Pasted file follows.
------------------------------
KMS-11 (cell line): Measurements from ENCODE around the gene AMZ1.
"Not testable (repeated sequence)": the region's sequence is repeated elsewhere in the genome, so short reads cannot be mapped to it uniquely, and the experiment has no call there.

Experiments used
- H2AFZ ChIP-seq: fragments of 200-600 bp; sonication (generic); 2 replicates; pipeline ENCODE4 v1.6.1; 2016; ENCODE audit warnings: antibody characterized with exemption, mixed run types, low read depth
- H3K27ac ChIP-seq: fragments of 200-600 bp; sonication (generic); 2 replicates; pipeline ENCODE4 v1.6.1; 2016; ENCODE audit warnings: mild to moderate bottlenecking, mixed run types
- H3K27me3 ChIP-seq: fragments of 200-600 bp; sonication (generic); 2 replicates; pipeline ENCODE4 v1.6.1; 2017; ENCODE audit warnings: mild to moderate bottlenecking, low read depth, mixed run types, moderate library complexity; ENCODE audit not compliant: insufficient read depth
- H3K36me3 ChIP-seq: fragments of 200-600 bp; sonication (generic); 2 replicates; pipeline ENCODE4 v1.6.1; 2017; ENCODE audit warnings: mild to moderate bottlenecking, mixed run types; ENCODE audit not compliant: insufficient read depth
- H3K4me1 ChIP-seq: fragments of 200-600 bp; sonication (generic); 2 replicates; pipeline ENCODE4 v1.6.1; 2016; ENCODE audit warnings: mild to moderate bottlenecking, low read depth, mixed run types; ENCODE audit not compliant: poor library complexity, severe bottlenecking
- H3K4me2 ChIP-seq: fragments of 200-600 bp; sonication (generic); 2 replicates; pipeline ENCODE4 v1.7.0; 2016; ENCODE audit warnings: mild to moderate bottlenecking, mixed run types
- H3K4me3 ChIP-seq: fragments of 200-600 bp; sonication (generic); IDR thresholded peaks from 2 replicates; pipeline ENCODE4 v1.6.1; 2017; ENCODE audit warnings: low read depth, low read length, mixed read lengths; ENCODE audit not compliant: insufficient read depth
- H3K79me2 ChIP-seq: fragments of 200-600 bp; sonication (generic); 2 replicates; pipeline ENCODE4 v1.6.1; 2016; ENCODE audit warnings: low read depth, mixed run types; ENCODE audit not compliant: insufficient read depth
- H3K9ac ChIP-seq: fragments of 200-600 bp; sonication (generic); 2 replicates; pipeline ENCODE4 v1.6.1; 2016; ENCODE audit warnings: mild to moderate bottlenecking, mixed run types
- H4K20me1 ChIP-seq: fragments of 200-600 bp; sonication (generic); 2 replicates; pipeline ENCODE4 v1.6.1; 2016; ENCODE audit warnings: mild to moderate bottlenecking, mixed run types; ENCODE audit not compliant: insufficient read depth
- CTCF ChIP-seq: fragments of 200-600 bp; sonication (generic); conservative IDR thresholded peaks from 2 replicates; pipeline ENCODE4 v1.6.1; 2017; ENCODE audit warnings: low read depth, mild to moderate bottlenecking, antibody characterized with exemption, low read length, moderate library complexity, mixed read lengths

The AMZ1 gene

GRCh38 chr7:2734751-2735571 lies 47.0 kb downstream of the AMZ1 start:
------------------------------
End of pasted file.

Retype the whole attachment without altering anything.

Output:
KMS-11 (cell line): Measurements from ENCODE around the gene AMZ1.
"Not testable (repeated sequence)": the region's sequence is repeated elsewhere in the genome, so short reads cannot be mapped to it uniquely, and the experiment has no call there.

Experiments used
- H2AFZ ChIP-seq: fragments of 200-600 bp; sonication (generic); 2 replicates; pipeline ENCODE4 v1.6.1; 2016; ENCODE audit warnings: antibody characterized with exemption, mixed run types, low read depth
- H3K27ac ChIP-seq: fragments of 200-600 bp; sonication (generic); 2 replicates; pipeline ENCODE4 v1.6.1; 2016; ENCODE audit warnings: mild to moderate bottlenecking, mixed run types
- H3K27me3 ChIP-seq: fragments of 200-600 bp; sonication (generic); 2 replicates; pipeline ENCODE4 v1.6.1; 2017; ENCODE audit warnings: mild to moderate bottlenecking, low read depth, mixed run types, moderate library complexity; ENCODE audit not compliant: insufficient read depth
- H3K36me3 ChIP-seq: fragments of 200-600 bp; sonication (generic); 2 replicates; pipeline ENCODE4 v1.6.1; 2017; ENCODE audit warnings: mild to moderate bottlenecking, mixed run types; ENCODE audit not compliant: insufficient read depth
- H3K4me1 ChIP-seq: fragments of 200-600 bp; sonication (generic); 2 replicates; pipeline ENCODE4 v1.6.1; 2016; ENCODE audit warnings: mild to moderate bottlenecking, low read depth, mixed run types; ENCODE audit not compliant: poor library complexity, severe bottlenecking
- H3K4me2 ChIP-seq: fragments of 200-600 bp; sonication (generic); 2 replicates; pipeline ENCODE4 v1.7.0; 2016; ENCODE audit warnings: mild to moderate bottlenecking, mixed run types
- H3K4me3 ChIP-seq: fragments of 200-600 bp; sonication (generic); IDR thresholded peaks from 2 replicates; pipeline ENCODE4 v1.6.1; 2017; ENCODE audit warnings: low read depth, low read length, mixed read lengths; ENCODE audit not compliant: insufficient read depth
- H3K79me2 ChIP-seq: fragments of 200-600 bp; sonication (generic); 2 replicates; pipeline ENCODE4 v1.6.1; 2016; ENCODE audit warnings: low read depth, mixed run types; ENCODE audit not compliant: insufficient read depth
- H3K9ac ChIP-seq: fragments of 200-600 bp; sonication (generic); 2 replicates; pipeline ENCODE4 v1.6.1; 2016; ENCODE audit warnings: mild to moderate bottlenecking, mixed run types
- H4K20me1 ChIP-seq: fragments of 200-600 bp; sonication (generic); 2 replicates; pipeline ENCODE4 v1.6.1; 2016; ENCODE audit warnings: mild to moderate bottlenecking, mixed run types; ENCODE audit not compliant: insufficient read depth
- CTCF ChIP-seq: fragments of 200-600 bp; sonication (generic); conservative IDR thresholded peaks from 2 replicates; pipeline ENCODE4 v1.6.1; 2017; ENCODE audit warnings: low read depth, mild to moderate bottlenecking, antibody characterized with exemption, low read length, moderate library complexity, mixed read lengths

The AMZ1 gene

GRCh38 chr7:2734751-2735571 lies 47.0 kb downstream of the AMZ1 start: